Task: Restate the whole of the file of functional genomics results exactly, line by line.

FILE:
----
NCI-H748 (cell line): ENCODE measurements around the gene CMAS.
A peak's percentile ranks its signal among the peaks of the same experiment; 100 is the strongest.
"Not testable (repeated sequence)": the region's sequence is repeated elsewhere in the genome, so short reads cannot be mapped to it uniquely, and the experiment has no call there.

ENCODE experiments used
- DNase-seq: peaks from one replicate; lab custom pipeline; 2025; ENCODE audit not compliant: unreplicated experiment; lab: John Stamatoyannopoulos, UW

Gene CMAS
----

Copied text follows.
NCI-H748 (cell line): ENCODE measurements around the gene CMAS.
A peak's percentile ranks its signal among the peaks of the same experiment; 100 is the strongest.
"Not testable (repeated sequence)": the region's sequence is repeated elsewhere in the genome, so short reads cannot be mapped to it uniquely, and the experiment has no call there.

ENCODE experiments used
- DNase-seq: peaks from one replicate; lab custom pipeline; 2025; ENCODE audit not compliant: unreplicated experiment; lab: John Stamatoyannopoulos, UW

Gene CMAS